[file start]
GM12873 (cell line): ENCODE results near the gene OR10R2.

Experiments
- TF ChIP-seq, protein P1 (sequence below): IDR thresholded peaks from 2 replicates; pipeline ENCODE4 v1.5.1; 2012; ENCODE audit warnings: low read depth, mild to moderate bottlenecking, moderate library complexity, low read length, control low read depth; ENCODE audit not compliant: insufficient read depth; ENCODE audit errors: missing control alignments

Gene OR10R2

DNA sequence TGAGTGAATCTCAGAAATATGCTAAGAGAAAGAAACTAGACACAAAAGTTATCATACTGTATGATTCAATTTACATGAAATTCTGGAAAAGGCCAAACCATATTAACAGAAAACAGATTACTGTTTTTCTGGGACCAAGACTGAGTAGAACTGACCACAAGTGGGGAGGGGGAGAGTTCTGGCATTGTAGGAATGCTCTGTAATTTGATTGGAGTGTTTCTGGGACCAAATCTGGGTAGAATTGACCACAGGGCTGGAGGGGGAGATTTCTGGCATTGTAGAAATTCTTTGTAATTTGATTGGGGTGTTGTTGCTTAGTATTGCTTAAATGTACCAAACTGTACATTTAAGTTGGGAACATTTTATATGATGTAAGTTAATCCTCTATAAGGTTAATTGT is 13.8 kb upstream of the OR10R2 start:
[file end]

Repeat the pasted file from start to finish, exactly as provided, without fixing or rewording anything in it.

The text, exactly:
GM12873 (cell line): ENCODE results near the gene OR10R2.

Experiments
- TF ChIP-seq, protein P1 (sequence below): IDR thresholded peaks from 2 replicates; pipeline ENCODE4 v1.5.1; 2012; ENCODE audit warnings: low read depth, mild to moderate bottlenecking, moderate library complexity, low read length, control low read depth; ENCODE audit not compliant: insufficient read depth; ENCODE audit errors: missing control alignments

Gene OR10R2

DNA sequence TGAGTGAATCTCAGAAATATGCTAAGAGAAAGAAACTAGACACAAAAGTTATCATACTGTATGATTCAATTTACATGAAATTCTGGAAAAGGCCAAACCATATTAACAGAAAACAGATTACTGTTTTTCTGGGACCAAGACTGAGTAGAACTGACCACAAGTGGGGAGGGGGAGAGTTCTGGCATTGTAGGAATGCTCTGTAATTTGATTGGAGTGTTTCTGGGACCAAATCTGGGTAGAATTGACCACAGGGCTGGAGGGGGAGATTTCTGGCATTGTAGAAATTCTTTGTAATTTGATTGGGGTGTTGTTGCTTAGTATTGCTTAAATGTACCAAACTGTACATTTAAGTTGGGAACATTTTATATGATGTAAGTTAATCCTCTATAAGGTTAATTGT is 13.8 kb upstream of the OR10R2 start: